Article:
Stock Watch: Tiger's putting in a continued state of decline

Each week on GolfChannel.com, we’ll examine which players’ stocks and trends are rising and falling in the world of golf.

RISING

DJ (+9%): Meet the new king, same as the old king. When he’s locked in, as he was in Mexico, there’s no one else in golf who can touch him.

Martin Trainer (+6%): Hey, it’s better to hit once than not at all, and the wildly inconsistent Tour rookie is proof of that: Of his four top-25s over the past two seasons on the Web and PGA tours, three have gone for wins. A stressful existence, but a formula that will keep him exempt through 2021.

Rory (+5%): A critical mistake each round has kept him out of the winner’s circle, for now, but his form is nothing to scoff at – it’s the first time in his Tour career that he has four consecutive top-5 finishes.

Erik Compton (+3%): Now 39, the walking, talking inspiration continues to grind it out in hopes of a Tour victory, earning a spot in the Honda via the toughest Monday qualifier of the year. Respect.

Ian Poulter (+2%): Quietly, he’s racked up four consecutive top-6 finishes worldwide. Might a Players title be in his future?



FALLING

Tiger’s putting (-2%): It’s tempting to chalk up his early struggles to tricky poa annua greens, but let’s put this in context – he’s coming off the worst putting season of his career, and he’s 43, an age when players’ eyesight, nerve and stroke typically decline. Maybe he’s just not an elite putter anymore, and that’s OK.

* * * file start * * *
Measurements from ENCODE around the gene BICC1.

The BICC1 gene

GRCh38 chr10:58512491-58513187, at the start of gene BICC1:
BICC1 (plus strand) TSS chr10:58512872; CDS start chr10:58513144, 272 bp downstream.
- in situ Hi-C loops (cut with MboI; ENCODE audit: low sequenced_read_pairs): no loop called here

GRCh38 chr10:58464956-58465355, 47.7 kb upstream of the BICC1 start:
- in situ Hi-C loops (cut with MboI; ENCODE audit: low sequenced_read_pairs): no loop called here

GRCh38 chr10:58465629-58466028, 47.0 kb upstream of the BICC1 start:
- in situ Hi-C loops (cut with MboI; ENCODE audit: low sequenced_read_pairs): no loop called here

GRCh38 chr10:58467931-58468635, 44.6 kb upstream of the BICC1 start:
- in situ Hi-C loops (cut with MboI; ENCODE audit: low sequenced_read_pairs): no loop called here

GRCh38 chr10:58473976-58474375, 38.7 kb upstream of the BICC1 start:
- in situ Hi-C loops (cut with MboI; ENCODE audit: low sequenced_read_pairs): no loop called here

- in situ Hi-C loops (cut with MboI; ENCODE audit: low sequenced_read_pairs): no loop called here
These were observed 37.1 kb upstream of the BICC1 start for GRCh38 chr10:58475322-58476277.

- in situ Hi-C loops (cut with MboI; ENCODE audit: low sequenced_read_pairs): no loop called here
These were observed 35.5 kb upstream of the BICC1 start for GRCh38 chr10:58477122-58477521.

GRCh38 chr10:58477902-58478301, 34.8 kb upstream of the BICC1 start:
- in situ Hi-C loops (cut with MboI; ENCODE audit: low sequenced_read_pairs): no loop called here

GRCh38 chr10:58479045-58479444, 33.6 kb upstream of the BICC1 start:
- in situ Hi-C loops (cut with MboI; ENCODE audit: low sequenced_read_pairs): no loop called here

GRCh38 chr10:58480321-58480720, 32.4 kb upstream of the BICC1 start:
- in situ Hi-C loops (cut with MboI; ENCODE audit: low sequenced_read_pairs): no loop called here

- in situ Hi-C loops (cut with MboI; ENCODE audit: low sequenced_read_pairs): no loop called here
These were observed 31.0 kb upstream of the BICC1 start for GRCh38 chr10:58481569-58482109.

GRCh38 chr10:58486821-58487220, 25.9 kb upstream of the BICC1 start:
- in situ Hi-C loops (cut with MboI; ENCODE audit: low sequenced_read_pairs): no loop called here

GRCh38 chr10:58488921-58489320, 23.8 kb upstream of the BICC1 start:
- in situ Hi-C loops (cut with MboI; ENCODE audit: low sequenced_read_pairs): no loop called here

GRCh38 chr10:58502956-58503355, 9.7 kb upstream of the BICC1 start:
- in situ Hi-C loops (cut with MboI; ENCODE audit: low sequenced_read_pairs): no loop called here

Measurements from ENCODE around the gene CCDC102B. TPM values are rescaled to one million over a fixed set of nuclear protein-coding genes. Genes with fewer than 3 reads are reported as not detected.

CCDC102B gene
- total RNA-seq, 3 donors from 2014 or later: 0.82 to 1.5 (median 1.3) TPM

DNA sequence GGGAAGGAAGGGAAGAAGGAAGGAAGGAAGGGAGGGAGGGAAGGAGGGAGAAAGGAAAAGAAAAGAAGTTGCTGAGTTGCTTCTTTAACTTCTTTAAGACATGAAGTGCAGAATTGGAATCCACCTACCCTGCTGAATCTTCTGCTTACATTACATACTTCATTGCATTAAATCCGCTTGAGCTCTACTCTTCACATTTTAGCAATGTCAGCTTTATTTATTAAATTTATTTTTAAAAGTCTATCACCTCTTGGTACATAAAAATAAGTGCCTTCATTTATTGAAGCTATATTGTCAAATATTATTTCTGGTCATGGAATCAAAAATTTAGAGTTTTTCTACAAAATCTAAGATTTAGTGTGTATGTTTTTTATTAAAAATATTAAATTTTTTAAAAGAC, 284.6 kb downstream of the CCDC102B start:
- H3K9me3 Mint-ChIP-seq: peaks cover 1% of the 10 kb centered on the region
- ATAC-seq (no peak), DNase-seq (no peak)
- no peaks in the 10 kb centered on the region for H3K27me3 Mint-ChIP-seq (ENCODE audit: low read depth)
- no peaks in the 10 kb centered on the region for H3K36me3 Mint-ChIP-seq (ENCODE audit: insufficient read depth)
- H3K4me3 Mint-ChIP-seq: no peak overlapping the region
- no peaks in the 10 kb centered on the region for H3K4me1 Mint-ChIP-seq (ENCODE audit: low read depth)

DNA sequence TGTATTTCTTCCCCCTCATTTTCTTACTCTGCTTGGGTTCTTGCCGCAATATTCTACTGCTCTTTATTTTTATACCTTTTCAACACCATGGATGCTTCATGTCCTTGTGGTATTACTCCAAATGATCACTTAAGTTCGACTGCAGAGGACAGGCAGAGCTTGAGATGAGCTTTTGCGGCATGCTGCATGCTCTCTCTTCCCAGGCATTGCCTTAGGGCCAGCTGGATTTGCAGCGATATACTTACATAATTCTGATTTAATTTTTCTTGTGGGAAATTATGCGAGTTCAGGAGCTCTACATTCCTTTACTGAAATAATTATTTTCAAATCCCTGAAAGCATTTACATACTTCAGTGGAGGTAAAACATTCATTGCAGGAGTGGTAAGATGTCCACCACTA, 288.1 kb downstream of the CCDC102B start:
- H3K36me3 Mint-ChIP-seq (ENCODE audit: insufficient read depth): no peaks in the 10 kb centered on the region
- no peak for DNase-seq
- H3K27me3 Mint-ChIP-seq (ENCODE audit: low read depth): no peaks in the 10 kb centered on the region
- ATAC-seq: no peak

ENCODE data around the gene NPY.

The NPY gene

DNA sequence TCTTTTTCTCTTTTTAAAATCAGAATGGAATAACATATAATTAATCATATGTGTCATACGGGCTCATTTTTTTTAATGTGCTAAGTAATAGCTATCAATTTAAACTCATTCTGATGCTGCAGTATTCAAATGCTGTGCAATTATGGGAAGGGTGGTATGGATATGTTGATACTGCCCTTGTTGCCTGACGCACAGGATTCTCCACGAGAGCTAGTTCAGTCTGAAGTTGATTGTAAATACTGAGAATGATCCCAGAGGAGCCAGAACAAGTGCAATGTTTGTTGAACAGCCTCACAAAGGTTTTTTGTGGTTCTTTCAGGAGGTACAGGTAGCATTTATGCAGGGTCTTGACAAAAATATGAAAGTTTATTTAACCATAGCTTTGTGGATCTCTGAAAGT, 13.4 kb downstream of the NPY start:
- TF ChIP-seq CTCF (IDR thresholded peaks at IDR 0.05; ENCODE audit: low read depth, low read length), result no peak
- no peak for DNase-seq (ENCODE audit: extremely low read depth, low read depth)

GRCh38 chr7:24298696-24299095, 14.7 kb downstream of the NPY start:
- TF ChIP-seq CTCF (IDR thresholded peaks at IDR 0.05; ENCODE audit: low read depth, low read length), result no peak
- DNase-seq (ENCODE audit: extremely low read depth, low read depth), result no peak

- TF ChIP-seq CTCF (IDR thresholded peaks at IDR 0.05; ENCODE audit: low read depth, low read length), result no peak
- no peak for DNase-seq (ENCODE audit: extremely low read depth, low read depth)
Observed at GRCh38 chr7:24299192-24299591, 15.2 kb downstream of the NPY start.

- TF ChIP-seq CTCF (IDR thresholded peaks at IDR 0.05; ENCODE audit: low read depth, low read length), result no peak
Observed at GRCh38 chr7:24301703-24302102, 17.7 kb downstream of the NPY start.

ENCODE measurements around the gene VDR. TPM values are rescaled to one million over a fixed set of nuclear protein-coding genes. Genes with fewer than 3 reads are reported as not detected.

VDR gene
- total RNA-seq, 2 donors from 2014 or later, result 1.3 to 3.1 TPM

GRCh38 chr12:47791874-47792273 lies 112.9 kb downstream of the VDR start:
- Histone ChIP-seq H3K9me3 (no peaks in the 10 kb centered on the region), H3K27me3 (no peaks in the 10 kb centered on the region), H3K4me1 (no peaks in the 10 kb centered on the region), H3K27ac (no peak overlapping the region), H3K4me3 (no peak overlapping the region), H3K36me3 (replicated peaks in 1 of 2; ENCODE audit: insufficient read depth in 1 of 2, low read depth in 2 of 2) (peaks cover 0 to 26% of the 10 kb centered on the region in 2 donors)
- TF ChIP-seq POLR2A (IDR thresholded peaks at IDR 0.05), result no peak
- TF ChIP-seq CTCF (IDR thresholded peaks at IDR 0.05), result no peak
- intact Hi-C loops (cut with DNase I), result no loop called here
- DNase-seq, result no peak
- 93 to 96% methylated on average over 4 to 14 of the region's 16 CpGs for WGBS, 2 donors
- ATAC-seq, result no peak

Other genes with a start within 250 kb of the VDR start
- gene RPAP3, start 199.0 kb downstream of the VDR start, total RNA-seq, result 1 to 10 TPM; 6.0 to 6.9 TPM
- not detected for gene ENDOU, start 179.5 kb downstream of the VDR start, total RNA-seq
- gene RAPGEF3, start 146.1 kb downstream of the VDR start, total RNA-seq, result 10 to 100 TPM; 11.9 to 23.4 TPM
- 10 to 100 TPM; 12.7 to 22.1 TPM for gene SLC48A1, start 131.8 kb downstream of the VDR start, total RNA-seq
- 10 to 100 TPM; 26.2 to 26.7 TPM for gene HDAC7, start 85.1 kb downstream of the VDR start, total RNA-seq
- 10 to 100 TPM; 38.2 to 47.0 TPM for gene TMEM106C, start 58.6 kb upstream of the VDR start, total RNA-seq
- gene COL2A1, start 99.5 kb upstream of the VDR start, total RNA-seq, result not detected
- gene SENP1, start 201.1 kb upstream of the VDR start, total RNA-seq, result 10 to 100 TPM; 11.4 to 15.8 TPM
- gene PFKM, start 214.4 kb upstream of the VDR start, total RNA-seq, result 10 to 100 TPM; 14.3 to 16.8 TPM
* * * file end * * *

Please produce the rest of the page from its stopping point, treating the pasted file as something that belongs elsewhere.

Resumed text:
Honda (-3%): Here’s a glimpse into its future, with too many good tournaments in too small of a window: The Honda has its worst field in 10 years, with only three of the top 20 in the world – two of whom are past champions. Yikes.  

Bryson’s outbursts (-4%): Being a “passionate” player isn’t an excuse for damaging the course in back-to-back weeks. The Tour needs to get this type of behavior under control, now.

Rules (-5%): The same week that USGA boss Mike Davis declared the new rules a “huge success,” Rickie Fowler was slapped with a penalty because he dropped from shoulder height – as he’d done his entire life – and not from the knee. Fowler is as reasonable as they come, and even he thought the new rule was a farce. ’Nough said.

“Cheaters” (-8%): The social-media lynch mob was out in full force for two LPGA players who unwittingly committed the cardinal sin of backstopping. Today’s trend is to condemn and then gather facts later, but here’s one way to avoid such accusations in the future: Mark every ball close to the hole, period.

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